As part of the EU Commission’s ongoing revision to the Eco-Design Directive, pump manufacturers across Europe want to implement the extended product approach (EPA) for water pumps. This would result in not only the pump being covered, but the entire pumping unit, along with the necessary electric motor and control system, falling within scope of the Directive – as is already the case with heating pumps.
Total life cycle cost counts
This proposal would have a huge impact on energy efficiency. After China and the USA, Europe has the third largest electricity consumption in the world – around 3,300 terawatt hours (TWh) per year. More than 300 TWh of this is accounted for by electric pumps. That is the equivalent to the generated output of 30 large coal-fired power plants.
The EU Eco-Design Directive aims to improve the environmental impact of energy-intensive products through optimal design. Europump, the European pump association, has determined that water pumps can reduce electricity consumption by 35 TWh from 137 TWh a year. This would make it possible to shut down 4 coal-fired power stations. However, these enormous energy savings can only be achieved if the narrow product approach is abandoned in favour of an extended product approach; the aggregated savings must surely be considered over the entire life cycle of the product and its related system.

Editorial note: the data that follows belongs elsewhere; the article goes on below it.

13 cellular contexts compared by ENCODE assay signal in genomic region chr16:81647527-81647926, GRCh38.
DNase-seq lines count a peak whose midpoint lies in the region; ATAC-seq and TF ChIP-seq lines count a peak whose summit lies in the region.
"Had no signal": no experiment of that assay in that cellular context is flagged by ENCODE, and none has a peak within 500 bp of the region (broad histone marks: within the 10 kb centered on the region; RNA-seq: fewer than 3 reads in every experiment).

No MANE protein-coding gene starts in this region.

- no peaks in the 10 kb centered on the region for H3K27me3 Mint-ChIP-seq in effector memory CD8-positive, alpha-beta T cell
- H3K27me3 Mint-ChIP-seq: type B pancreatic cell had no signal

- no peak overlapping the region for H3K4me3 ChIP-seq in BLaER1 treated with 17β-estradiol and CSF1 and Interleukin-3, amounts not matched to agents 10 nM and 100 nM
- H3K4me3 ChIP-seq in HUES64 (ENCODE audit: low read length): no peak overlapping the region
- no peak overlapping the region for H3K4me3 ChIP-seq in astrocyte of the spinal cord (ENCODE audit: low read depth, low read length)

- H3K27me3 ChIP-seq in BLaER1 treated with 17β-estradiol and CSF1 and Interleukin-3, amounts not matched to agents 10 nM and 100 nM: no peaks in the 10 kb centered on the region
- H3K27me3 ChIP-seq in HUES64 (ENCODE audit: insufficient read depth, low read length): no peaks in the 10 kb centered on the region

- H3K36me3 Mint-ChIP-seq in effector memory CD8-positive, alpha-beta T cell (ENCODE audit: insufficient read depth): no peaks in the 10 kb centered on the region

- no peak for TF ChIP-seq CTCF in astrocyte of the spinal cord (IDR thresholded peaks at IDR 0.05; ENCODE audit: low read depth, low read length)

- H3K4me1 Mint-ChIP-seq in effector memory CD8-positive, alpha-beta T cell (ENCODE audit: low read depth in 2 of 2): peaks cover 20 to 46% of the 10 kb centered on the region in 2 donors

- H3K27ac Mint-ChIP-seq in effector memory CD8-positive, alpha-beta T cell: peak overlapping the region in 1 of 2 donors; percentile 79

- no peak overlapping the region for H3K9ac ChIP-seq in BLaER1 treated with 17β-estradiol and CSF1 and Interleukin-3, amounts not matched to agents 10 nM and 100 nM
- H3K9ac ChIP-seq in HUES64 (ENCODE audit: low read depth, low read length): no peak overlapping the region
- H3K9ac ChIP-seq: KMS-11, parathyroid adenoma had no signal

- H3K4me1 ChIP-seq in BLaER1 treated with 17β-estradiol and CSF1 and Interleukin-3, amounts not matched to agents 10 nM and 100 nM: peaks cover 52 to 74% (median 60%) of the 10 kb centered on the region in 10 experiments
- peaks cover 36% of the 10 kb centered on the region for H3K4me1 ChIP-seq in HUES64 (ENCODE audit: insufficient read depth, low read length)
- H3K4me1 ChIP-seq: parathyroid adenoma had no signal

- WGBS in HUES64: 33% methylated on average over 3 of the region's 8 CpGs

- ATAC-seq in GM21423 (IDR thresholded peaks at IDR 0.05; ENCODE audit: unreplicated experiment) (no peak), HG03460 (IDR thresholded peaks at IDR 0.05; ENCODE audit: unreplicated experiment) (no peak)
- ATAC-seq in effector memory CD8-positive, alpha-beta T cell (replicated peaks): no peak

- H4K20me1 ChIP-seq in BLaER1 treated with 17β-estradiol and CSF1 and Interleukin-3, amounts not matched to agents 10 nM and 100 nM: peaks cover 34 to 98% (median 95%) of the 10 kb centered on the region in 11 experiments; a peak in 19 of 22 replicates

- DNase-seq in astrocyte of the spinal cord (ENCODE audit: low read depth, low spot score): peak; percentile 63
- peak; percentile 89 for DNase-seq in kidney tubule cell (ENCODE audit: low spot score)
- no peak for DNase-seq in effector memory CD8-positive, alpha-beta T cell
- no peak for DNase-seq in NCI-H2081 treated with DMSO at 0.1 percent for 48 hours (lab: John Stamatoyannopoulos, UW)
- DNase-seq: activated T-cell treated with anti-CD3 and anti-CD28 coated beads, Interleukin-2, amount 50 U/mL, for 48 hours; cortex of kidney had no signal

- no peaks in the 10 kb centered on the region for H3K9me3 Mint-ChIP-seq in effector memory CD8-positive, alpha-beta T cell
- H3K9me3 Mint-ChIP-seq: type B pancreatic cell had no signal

Make climate protection decisions now
However, the EU Commission seems intent on sticking with the narrow product approach for water pumps it adopted in 2009. This is in stark contrast to the beliefs of Europump.
Frank Ennenbach, Chairman of the Standards Commission at Europump says, “We see a real danger that we will not save the 35 TWh that we could. We will then miss the opportunity to make a major contribution to sustainability and climate protection.” He continued, “We have everything we need. We just need the legislator to make the right decisions.”
Europump, along with all its member organisations, supports the demand of European pump manufacturers to move from the narrow to the extended product approach for water pumps.